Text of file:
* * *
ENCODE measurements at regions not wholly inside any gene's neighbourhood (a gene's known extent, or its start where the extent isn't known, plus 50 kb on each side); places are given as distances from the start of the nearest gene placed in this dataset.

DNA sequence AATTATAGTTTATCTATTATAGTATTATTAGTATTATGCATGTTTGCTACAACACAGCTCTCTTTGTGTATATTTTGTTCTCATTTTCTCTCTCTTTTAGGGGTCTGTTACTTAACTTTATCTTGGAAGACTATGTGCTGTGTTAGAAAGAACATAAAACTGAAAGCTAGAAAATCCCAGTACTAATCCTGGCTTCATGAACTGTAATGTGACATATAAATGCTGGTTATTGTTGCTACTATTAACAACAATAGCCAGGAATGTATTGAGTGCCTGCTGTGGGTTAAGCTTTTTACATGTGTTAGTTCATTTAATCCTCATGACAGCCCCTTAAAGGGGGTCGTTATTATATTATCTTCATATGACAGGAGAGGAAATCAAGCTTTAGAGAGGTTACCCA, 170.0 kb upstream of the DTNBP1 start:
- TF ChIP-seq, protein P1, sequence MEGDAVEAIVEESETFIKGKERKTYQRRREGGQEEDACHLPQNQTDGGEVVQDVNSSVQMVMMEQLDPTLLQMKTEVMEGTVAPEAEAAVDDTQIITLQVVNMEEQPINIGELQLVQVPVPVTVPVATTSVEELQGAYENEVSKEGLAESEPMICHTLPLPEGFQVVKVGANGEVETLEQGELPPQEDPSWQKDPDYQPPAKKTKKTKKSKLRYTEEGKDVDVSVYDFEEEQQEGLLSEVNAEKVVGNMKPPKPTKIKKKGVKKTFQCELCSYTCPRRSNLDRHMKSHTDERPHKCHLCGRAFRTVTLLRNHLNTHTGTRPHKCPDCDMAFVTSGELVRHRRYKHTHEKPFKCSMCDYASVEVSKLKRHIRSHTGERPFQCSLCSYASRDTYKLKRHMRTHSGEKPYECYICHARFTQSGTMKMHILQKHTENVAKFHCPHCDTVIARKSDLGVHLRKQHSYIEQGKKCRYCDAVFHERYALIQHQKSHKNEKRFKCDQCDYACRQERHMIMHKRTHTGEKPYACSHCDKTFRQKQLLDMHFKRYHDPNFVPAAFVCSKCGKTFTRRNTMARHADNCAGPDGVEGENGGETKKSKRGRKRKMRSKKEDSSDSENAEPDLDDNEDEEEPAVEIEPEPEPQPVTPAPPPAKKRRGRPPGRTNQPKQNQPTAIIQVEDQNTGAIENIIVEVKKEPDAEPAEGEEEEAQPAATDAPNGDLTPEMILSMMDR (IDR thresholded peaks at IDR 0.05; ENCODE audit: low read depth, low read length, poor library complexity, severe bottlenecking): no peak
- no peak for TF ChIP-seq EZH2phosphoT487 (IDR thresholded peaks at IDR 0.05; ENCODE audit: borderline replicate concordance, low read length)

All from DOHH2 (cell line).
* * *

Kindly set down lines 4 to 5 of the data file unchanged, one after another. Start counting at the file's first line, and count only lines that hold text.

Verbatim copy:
- no peak for TF ChIP-seq EZH2phosphoT487 (IDR thresholded peaks at IDR 0.05; ENCODE audit: borderline replicate concordance, low read length)

All from DOHH2 (cell line).